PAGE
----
Assessment of tail sensitivity to mechanical stimulation before and shortly after tail resection in juvenile pigs
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Tail biting is a behavioural abnormality in pigs leading to possible tail injury and amputation. It induces the development of traumatic neuromas in the stump and is related to behavioural changes indicative of pain. Presently, it is not known whether such tail trauma is associated with acute or sustained peripheral or spinal changes contributing to lasting tail sensitization. In humans, limb amputation can lead to abnormal neural activity and decreased nociceptive thresholds. Tail resection was performed as a model of tail biting to assess the short-term consequences on tail sensitivity to mechanical stimulation. Female pigs were assigned to three treatments (‘Intact’: sham-resection; ‘Major resection’: 2/3 of tail removed; ‘Minor resection’: 1/3 of tail removed; n=16 per treatment), with surgical amputation at 17-18 weeks of age. Mechanical sensitivity thresholds (tail flick or tail clamp withdrawal responses) were assessed along the length of the tail using a Pressure Application Measurement device. Three stimuli were delivered to 3 distinct regions of the tail (1) proximal to the body; (2) intermediate; (3) distal to the body. Measurements were obtained in a single session, 3 days pre-surgery and one week after tail resection. Baseline sensitivity thresholds were significantly different (P<0.01; one -way repeated measures ANOVA) across the 3 tail regions, with region 1 responding at significantly higher thresholds than the two more distal regions (region 1: 650 gf (448-844); region 2: 531 gf (442-710); region 3: 543 gf (407-703). Tail resection did not induce a significant change in mechanical sensitivity thresholds one week post-surgery. Clear withdrawal responses to mechanical stimulation were observed and allowed characterisation of sensitivity thresholds in the pig tail. The lack of an effect of the acute tissue trauma on tail sensitivity thresholds requires further investigation. Future work will examine the levels of sensitivity in relation to known stages of neuroma formation.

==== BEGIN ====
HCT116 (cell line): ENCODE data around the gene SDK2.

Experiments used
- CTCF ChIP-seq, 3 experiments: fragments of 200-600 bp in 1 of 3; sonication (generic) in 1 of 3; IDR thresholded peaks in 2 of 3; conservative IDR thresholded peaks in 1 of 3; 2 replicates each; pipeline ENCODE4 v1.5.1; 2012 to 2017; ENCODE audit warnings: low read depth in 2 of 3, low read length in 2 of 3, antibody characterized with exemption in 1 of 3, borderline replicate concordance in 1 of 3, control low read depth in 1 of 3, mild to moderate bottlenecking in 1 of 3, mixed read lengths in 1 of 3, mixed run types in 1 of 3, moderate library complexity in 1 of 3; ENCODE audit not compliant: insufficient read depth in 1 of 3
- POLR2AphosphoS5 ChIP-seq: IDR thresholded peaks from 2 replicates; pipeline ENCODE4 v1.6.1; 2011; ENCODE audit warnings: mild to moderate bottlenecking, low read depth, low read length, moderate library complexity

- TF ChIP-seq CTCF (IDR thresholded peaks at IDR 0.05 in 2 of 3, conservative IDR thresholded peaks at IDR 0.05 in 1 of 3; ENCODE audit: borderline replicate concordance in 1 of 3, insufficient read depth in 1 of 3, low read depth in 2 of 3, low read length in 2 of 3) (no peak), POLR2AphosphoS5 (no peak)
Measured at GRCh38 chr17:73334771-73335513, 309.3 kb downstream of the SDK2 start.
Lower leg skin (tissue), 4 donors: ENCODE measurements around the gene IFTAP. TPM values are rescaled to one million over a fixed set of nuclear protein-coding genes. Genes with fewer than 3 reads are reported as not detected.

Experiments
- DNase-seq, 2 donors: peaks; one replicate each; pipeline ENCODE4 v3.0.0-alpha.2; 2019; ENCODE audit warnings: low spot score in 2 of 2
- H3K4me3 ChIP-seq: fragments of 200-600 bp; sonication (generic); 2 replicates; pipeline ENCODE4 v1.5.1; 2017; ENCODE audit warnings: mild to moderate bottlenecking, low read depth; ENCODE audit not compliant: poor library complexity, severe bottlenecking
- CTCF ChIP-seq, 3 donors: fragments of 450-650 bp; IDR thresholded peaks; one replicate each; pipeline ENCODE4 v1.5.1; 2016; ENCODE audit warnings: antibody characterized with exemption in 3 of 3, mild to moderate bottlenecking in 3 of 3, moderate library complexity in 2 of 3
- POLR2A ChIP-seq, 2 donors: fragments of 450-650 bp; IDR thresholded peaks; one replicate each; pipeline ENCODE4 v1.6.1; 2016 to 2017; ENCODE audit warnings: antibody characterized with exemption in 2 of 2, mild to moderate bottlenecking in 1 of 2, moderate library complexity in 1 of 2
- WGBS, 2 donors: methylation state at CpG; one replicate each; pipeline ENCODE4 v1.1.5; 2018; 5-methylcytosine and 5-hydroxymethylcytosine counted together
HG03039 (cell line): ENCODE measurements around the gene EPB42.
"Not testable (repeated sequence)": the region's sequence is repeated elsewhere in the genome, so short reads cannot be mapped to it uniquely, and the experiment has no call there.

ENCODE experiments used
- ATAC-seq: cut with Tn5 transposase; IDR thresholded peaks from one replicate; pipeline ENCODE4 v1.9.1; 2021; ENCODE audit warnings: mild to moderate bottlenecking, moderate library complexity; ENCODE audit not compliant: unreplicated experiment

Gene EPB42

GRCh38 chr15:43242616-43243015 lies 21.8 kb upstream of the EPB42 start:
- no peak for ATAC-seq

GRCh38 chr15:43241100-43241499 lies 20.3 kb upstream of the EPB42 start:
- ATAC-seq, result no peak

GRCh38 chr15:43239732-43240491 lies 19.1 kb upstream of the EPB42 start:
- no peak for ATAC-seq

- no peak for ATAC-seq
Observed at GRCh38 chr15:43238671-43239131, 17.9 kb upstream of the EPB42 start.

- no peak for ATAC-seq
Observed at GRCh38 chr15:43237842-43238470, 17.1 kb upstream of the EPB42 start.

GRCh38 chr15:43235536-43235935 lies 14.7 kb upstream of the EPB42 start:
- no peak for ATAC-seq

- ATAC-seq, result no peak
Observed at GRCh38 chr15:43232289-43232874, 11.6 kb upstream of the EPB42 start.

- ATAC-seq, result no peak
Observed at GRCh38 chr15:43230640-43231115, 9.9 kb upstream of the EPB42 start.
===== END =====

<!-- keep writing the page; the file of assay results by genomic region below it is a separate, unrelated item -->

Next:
Other Titles/Title of Conference
International Society for Applied Ethology UK & Ireland Regional Meeting, Cork, Republic of Ireland